Toru Takahashi, respected AP Asia photo editor, dead | Newsline

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Tokyo — Toru Takahashi, a Tokyo-based Associated Press photo editor and photographer who has been meticulously shooting images for many years and sharing his wealth of knowledge with his colleagues, has passed away. rice field. He was 62 years old.

According to his wife, Mieko Takahashi, who had been treated for lung cancer, died a few days after returning home from the hospital on Friday.

Originally from Kumamoto, South Japan, I joined AP in Tokyo as an editorial assistant and was in charge of errands for photographers and reporters. He learned both English and photography from senior staff and eventually got an editing and photography job.

Takahashi was known for his sense of humor and relentless attention to detail while on duty and preparing to publish photos of his colleagues.

Mark Baker, AP’s Australian and New Zealand photo editor, said: “He was interested in photography services. He left a legacy in the realm of photographers who knew how to tone and caption.”

Early in his career, Takahashi asked his then boss, Chikako Yatabe, to send him to cover the F1 race in central Japan, saying AP wouldn’t regret it.

“And, as he promised, he proved to be a good photojournalist at various sporting events and general news coverage,” said Yatabe.

During his 36-year career at AP, Takahashi has made various major overseas events, including the return of Hong Kong to China in 1997, the Korean presidential election in 2002, and the two Olympics, the Sydney Olympics and the Beijing Olympics in 2000. I picked up the event. 2008 — And seven F-1 races as both an editor and a photographer.

Mr. Yatabe said that not only work ethic but also wit inspired many colleagues. “Laughter always surrounded him.”

In a typical editing shift, Takahashi beside him when editing his desk computer monitor, his beloved chocolate-covered donuts, and hundreds of photos submitted by AP station photographers around the world. I was sitting with coffee in my room.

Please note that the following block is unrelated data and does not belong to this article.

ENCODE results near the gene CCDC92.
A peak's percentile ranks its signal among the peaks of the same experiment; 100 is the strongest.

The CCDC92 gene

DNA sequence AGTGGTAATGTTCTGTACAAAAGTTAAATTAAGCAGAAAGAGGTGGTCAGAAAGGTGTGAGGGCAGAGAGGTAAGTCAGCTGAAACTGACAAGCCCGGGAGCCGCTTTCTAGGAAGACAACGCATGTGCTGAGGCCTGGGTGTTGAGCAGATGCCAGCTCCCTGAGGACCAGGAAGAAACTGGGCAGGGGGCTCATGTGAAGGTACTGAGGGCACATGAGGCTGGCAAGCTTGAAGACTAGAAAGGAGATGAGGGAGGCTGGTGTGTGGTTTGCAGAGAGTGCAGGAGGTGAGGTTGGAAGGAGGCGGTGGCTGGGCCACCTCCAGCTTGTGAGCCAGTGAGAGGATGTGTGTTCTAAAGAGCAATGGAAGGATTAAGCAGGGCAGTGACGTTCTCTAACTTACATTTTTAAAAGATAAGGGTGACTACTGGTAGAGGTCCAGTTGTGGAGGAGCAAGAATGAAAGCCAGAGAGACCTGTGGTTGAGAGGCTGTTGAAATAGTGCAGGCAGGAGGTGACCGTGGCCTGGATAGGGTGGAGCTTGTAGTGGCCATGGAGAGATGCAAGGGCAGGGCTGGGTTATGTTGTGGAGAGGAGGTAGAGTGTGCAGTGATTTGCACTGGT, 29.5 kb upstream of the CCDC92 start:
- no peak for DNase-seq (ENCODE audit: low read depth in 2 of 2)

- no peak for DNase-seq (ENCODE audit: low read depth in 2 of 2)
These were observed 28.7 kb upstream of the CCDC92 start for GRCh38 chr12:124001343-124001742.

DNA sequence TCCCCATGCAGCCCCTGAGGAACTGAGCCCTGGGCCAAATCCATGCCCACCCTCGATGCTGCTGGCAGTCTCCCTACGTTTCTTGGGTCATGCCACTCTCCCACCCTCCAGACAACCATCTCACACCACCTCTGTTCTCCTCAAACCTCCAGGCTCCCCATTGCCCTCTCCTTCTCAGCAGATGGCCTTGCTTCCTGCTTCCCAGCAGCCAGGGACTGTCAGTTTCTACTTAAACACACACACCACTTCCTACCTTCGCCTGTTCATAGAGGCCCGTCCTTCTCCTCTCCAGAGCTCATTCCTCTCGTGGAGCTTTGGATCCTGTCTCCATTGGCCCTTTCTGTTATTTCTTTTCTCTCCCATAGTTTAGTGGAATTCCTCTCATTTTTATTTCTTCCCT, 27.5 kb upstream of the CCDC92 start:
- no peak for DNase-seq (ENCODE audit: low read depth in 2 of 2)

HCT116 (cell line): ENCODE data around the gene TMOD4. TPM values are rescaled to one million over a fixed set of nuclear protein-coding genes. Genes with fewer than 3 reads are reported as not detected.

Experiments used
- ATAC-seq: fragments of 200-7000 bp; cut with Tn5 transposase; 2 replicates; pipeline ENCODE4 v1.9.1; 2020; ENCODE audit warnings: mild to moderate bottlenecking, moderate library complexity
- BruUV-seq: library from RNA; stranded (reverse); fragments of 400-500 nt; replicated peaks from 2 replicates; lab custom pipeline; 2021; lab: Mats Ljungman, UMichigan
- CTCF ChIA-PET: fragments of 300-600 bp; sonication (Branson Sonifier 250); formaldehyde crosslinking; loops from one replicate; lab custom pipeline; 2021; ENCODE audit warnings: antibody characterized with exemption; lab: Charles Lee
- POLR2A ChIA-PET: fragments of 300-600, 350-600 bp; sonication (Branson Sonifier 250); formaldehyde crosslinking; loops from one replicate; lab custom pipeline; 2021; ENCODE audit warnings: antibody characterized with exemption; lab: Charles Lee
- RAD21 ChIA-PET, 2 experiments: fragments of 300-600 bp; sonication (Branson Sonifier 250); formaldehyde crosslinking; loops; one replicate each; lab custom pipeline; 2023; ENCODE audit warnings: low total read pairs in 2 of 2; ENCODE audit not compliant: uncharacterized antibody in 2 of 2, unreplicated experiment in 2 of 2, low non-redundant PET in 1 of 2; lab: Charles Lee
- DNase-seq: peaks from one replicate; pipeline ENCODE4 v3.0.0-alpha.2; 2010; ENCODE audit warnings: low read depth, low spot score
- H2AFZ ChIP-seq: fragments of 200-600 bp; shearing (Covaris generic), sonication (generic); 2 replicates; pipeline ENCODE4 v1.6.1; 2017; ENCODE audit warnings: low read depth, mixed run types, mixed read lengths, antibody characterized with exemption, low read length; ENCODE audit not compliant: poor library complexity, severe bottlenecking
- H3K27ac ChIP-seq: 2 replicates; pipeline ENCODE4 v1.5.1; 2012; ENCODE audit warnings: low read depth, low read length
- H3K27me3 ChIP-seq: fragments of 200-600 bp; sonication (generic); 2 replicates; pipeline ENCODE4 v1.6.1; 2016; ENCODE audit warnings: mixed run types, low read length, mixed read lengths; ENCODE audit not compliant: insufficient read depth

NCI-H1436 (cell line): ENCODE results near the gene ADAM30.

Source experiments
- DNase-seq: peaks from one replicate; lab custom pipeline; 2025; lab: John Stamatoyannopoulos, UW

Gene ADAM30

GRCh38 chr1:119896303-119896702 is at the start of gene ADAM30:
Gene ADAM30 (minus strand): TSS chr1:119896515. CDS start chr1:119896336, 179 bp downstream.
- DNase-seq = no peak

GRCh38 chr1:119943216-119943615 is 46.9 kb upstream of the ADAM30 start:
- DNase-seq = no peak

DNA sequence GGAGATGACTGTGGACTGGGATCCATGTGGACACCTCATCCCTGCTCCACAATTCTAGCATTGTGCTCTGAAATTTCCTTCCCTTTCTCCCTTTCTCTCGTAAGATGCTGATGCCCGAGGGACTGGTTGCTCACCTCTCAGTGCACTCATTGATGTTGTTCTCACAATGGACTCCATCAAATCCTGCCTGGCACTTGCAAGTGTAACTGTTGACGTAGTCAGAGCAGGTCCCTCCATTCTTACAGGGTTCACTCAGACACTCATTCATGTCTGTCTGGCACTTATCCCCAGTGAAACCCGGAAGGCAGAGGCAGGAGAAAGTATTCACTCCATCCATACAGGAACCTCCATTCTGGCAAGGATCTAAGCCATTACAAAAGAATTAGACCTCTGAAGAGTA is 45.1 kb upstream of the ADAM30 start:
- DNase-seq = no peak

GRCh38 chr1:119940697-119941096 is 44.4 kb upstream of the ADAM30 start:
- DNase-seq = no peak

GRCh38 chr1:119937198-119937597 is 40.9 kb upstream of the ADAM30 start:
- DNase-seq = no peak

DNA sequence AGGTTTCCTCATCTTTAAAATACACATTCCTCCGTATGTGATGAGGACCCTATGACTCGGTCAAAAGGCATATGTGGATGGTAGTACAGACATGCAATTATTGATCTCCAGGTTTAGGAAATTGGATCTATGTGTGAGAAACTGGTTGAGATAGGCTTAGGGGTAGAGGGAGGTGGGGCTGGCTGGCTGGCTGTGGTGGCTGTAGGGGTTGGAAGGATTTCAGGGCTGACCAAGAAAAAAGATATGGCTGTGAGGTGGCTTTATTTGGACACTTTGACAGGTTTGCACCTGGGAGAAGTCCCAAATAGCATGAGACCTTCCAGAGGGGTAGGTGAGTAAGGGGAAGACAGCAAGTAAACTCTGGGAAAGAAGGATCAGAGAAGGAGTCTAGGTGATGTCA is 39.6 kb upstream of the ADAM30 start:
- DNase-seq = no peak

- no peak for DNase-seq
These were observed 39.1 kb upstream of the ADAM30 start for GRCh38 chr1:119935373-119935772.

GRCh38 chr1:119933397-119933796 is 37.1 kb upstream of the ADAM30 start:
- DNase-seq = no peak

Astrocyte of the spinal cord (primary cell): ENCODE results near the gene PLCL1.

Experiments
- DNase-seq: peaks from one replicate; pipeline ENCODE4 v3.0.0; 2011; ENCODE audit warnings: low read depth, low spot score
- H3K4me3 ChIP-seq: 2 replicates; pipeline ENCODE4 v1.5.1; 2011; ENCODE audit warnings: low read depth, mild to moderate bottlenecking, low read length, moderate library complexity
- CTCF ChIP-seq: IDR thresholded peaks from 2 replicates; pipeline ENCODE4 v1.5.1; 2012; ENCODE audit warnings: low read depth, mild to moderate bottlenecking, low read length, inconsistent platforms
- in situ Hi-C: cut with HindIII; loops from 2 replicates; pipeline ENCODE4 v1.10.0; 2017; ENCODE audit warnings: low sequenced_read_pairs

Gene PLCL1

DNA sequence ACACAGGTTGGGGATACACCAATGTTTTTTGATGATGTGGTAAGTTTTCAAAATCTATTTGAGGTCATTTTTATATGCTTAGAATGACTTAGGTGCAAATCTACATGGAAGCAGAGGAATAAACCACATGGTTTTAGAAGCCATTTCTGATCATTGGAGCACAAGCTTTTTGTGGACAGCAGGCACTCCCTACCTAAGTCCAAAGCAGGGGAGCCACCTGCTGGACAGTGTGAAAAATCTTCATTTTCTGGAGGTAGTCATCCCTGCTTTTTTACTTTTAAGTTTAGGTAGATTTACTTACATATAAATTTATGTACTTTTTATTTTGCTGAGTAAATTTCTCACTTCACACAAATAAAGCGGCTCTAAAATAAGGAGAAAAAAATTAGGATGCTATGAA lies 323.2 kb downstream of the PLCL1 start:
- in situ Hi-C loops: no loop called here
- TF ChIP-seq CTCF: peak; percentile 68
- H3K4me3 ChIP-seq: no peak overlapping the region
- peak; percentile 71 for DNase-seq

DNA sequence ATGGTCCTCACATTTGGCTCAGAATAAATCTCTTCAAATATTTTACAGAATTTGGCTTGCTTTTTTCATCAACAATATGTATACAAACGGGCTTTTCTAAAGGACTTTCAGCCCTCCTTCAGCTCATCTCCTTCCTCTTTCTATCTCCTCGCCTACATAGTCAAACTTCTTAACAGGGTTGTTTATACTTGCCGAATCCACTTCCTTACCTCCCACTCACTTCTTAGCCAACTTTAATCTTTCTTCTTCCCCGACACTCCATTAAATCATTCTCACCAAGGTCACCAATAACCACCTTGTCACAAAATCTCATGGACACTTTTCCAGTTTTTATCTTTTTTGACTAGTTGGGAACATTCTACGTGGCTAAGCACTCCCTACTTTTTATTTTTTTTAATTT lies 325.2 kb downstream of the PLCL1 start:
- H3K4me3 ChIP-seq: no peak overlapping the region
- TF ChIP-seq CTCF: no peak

He was also a skilled photographer.

In 2016, he captured a memorable moment after Panama’s boxer Luis Concepcion defeated Japan’s Kohei Kono in a WBA world super flyweight title match in Tokyo.

“The Conception suddenly jumped into the corner of the ring and climbed the rope,” Takahashi wrote on the AP blog. “I thought he would play a little with the audience, so I pointed the camera at him, but he jumped off the rope and backflip. I thought he would show such acrobatic delight in the ring. I wasn’t, but I was fortunate to be able to capture a frame showing the contrast between the celebrating champion and his staff standing sideways.

Takahashi decided to go home instead of staying at the hospital.

“He sent me a text message saying he was going to win the fight,” he added, “the house is comfortable.” I wasn’t surprised at the mention of his house. He often talked about his family — most of the time with humor. And I love you, “said Yirmiyan Arthur, South Asian AP photo editor.

Instead of flowers, Takahashi’s children packed their tubs with their favorite things, such as horse racing brochures, movies, baseball and boxing photos, and camera bags and shoes used to report their trips.

His wife said they also played Led Zeppelin’s “Stairway to Heaven” and the theme song of his favorite samurai drama.

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